Review
Culture
5 min read

I hear you: what the witnesses are saying

Belle Tindall gave herself a deadline of two hours to articulate her first impressions of Witness Me - Jacob Collier’s latest single with Stormzy, Shawn Mendes and Kirk Franklin.
Three happy men stand with the one in the middle draping his arms around his friends.
Shawn Mendes, Jacob Collier and Stormzy.

Anyone listening to BBC Radio 1 on Tuesday night at 6pm will have been treated to the very first play of Jacob Collier’s highly anticipated new single. I love those moments. I love that in our hyper-individualised society, the radio can still invite us into these communal occurrences, occasions that hide amongst the chaos and mundanity of the Tuesday evening commute.  

And Tuesday night’s occasion was as follows: we were cordially invited to be the recipients of Witness Me as it rang out over the airwaves, released into the wild, sent out in a thousand different directions.  

I was then, and still am, utterly intrigued by this song. 

After the initial listen, I decided that there has to be more to it than is immediately apparent. To borrow, and then adjust, a familiar phrase - I think there are ‘heard and unheard’ elements to be grappled with when it comes to this song. And I’ve spent this morning grappling with them on behalf of us all.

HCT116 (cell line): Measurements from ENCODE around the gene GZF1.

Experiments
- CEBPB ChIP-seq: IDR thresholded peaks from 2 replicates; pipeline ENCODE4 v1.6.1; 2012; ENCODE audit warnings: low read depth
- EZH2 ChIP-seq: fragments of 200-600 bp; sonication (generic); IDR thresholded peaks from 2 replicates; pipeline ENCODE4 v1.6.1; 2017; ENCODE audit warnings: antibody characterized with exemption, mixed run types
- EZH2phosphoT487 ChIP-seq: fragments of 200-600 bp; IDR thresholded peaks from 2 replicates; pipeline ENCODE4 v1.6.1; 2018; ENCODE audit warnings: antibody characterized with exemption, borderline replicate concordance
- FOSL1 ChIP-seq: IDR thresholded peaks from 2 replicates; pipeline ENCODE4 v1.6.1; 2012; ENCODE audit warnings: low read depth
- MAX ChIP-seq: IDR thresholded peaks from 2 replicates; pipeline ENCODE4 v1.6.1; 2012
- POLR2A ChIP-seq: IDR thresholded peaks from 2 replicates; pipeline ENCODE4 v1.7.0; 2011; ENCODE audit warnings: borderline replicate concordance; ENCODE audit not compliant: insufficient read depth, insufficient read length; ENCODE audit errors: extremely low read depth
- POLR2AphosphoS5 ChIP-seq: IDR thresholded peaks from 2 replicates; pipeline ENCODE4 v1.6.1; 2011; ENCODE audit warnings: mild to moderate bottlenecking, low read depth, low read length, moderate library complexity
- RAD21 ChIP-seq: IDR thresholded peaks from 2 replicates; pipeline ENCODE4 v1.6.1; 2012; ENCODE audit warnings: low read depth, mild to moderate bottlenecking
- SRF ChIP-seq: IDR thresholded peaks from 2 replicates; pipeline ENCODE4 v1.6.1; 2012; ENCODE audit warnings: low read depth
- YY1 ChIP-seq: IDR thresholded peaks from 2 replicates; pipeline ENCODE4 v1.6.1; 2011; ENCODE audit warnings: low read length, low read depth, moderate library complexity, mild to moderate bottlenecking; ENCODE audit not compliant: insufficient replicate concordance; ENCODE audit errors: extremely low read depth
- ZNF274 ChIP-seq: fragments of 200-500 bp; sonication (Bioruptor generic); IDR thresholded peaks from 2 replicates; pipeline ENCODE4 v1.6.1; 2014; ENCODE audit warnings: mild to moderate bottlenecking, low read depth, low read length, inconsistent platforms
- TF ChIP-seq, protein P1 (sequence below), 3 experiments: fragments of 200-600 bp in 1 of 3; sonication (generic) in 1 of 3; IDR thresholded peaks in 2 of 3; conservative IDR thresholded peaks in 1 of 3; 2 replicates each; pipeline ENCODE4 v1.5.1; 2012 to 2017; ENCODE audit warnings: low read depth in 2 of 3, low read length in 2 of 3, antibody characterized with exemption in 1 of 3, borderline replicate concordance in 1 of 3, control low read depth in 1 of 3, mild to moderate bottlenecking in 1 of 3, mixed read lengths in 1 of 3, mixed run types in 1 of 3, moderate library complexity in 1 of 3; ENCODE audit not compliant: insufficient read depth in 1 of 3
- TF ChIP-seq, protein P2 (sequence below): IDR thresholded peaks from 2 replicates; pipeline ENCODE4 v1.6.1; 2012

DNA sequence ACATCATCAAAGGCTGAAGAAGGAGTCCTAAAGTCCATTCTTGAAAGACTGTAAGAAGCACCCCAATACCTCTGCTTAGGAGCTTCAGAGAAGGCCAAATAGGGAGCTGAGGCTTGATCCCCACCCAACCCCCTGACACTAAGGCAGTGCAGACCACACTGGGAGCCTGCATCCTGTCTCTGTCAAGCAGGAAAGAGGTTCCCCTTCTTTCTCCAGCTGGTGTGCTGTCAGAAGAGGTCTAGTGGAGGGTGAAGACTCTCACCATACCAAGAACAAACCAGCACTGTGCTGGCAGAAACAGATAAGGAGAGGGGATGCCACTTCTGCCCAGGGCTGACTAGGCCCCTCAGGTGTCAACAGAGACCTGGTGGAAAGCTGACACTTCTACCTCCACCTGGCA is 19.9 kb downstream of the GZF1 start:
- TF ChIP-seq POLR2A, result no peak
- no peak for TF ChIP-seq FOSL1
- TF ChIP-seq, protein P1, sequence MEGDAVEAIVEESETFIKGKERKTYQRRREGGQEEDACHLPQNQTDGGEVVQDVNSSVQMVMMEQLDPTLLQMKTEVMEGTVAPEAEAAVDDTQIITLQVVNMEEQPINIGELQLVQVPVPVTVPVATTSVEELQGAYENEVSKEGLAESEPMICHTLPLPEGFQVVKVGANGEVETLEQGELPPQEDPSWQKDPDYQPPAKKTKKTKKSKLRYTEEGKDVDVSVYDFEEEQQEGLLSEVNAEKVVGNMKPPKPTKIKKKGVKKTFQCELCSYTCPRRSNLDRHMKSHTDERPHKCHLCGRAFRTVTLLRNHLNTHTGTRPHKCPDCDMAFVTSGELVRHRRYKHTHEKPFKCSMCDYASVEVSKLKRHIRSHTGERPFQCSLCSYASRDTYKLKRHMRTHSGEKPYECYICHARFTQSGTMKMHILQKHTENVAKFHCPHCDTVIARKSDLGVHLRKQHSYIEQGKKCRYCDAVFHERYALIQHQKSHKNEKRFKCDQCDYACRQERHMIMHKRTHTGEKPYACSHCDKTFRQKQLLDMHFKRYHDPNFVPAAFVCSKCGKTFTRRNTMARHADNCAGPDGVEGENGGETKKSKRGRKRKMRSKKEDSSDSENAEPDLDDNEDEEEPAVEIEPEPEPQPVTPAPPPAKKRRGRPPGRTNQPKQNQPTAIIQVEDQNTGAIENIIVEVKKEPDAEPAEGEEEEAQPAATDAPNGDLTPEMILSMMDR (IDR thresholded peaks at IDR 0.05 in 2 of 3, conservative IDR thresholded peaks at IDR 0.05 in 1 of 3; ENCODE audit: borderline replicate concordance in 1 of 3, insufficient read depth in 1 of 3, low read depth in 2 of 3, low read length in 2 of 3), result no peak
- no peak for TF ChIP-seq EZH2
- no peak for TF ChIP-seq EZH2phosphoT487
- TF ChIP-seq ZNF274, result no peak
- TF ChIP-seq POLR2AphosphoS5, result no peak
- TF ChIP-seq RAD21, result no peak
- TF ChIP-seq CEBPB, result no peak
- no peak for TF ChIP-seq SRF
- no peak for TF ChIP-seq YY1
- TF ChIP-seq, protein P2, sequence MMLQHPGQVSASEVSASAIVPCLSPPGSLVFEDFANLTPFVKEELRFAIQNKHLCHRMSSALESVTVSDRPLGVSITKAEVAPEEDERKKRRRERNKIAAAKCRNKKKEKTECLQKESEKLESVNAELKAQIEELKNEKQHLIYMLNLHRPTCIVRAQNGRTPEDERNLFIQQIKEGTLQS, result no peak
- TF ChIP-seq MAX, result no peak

Firstly – Jacob Collier, the UK’s beloved musical maestro, has crafted this song alongside grime-artist-extraordinaire Stormzy, pop-sensation Shawn Mendes and Gospel-titan Kirk Franklin. Whichever way you look at it, this is an odd grouping. As Jacob himself said, ‘this particular combination is not one that I saw coming… but it feels so right that it’s happened.’ Aside from Jacob (for whom this song is pretty in-keeping with his musical style), it really does feel as if each of the four artists involved have served something that sits beyond them as individual artists. Offering this song up, not because it wholly belongs with their individual bodies of work, but because it serves each and every listener. Jacob, speaking of this song, put it nice and simply: ‘this song is special and needs to be in the world’.  

These four artists don’t need this song, I sense that their thinking is that we need this song.  

The first two verses are offered to us by Jacob Collier and Shawn Mendes respectively, while the third is delivered by Stormzy. These verses ground the song, which has such an uncontainable feel to it, in time and place. Where Shawn sings of business, familial trauma and alcohol as a coping mechanism, Stormzy speaks of murder, loss and forgiveness. The chorus, on the other hand, is simple, vague and a little abstract. It goes like this,  

I'm with you 
I'm with you here 
You're the light I need  
In the dark I see  
I'm with you  
I'm with you here 
You are all I see 
You witness me 

Every line of this chorus is carried upon the waves of Kirk Franklin’s Gospel arrangement. Speaking of the Gospel undercurrent of the song, Jacob noted how it ‘was the fundamental, that is what breathed the most life into this song’. And while the verses are interesting, it is the chorus that I find myself grappling with. Both audibly and figuratively, the chorus lifts above the verses. 

Jacob’s working with some pretty ancient material here, he’s drawing on themes that have been thought-through and lived-out for millennia, he’s tuning into a heart-cry that’s as old as time itself. 

Who are those words above directed to? Who are they flowing from? What is it about those words that have the power to hold this whole song together? What is the unheard behind the heard here?  

Let’s begin by taking these lyrics at face value, shall we?